On April 21, Russia used its veto power – for the first time in ten years – to block a draft UN Security Council resolution on Cyprus. A British- and U.S.-sponsored resolution would have guaranteed the security of Greek and Turkish Cypriots if they accepted a UN-backed plan to unify the island. Some experts believe the move demonstrates the Kremlin’s more assertive foreign policy. Other commentators, however, argue that the veto was a sign of weakness, revealing both Russia’s uneasiness about the EU’s eastward expansion and its susceptibility to Greek pressure – in particular, Moscow’s concern over huge assets parked in offshore banks in Cyprus.
Russian officials called the veto “technical,” arguing that Moscow was opposed not so much to the UN Cyprus unification plan as to the way it was “unceremoniously imposed” on the island’s two ethnic communities. The Anglo-American resolution, Russia’s top diplomats contended, would have influenced the free will of the people of Cyprus in the twin referenda addressing the UN blueprint. Three days after Russia’s UN demarche, Greek Cypriots overwhelmingly rejected the unification plan whereas the majority of Turkish Cypriots supported it.
The Russian media have generally lauded Moscow’s veto. A commentary published in the Profil journal described the move as a step toward restoring Russia’s “lost superpower status.” The Politcom.ru analytic website portrayed the veto as “a demonstration” that Moscow “from now on intends to conduct a more energetic, even aggressive, foreign policy.” A commentary in the Izvestia daily said that Foreign Minister Sergei Lavrov will be “more assertive and more aggressive” than was former Foreign Minister Igor Ivanov.
The outcome of the Cyprus referendum also appeared to have pleased the bulk of the Russian analytic community. The “no” vote by the Greek Cypriots means that “the U.S. and the EU have suffered a grave diplomatic defeat,” an analyst writing in the Russky zhurnal noted with satisfaction. In the opinion of a number of experts, Russia was sidelined in the process of the Cyprus settlement. Therefore, the Kremlin decided to send a strong signal that Russia is not a country that can easily be written off – in particular, on the issues that it deems to be strategically important.
There is a minority point of view, however, that Russia’s demarche was, in fact, a sign of weakness, a demonstration of Moscow’s feeling of geopolitical uncertainty vis-à-vis the EU enlargement. The Russian veto came at a time when Moscow was holding tough talks with Brussels over extension of the EU-Russian Partnership and Cooperation Agreement to the ten new EU member states. “Russia’s unusually harsh move has less to do with the Cyprus issue and more with the general process of the EU enlargement,” argued Fedor Lukyanov, editor-in-chief of the journal Russia in Global Politics, in an op-ed piece published by the Vremya novostei newspaper. To be sure, the Russian veto will not prevent the EU’s expansion, Lukyanov and other analysts have said, but it will definitely demonstrate that the Kremlin is displeased with the way the enlargement is proceeding.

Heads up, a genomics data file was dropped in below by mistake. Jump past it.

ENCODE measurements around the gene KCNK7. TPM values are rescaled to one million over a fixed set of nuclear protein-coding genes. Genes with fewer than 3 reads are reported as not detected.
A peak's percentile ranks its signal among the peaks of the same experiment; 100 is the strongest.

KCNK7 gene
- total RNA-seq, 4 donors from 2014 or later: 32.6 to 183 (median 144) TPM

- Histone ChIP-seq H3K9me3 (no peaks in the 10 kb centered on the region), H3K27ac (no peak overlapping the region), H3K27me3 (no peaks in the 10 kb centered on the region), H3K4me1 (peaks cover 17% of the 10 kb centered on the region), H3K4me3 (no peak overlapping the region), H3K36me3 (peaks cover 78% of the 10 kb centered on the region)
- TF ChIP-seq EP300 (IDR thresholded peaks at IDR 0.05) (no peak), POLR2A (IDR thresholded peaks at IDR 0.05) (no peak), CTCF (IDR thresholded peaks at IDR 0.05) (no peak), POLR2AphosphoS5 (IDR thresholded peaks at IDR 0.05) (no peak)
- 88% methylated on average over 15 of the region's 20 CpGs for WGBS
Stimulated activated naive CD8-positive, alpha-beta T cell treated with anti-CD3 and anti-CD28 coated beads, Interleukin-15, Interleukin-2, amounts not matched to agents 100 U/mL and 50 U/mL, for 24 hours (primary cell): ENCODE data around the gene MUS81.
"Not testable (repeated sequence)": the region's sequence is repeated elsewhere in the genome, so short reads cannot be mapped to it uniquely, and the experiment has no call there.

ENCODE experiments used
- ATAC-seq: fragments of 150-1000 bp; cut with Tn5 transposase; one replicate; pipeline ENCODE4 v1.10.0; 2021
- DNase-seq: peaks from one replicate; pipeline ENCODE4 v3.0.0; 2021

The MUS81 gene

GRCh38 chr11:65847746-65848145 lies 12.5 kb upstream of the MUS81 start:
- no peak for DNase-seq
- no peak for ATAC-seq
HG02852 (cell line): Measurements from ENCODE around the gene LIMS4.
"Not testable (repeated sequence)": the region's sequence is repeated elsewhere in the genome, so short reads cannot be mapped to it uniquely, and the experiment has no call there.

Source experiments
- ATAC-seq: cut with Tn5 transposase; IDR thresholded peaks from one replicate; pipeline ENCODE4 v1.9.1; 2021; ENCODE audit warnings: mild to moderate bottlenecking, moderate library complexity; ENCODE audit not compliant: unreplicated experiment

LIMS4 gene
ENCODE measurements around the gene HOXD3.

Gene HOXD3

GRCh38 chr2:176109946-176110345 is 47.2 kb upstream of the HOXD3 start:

There is also a view among the Russian strategists that it is in Moscow’s interests to have a group of friendly countries inside the EU capable of countering the growing influence of the EU’s “pro-American bloc,” which includes the countries of Eastern Europe and the Baltic states. The Russian veto did help the Greeks, and it will make them more dependent on Moscow’s policies, at least with respect to the Cyprus issue. As a result, “our country will get additional leverage on the EU,” a commentary in Russky zhurnal contended.
But some Russian and international experts hold that, in fact, Moscow is more dependent on the Greeks and not the other way around. Over the past decade, billions of dollars from Russia were deposited or moved through Cyprus offshore banks and shell companies. This naturally has made the Greeks a special interest group, one that appears to have enough power to influence Russia’s foreign policy, some analysts say. On April 26, the Vremya novostei and Kommersant dailies cited a report that appeared one day earlier in Austria’s Der Standard newspaper. It said that Greek Cypriot Foreign Minister George Iacovou had prompted the Russian UN Security Council veto by “hinting” at the possibility of an investigation into Russian offshore companies. REN-TV on April 25 said there was “an economic calculation” behind the veto, and a commentary in Kommersant on April 23 argued that “the blocking of the resolution could have been payment for the safekeeping of Russian money and property even after the country joins the EU.”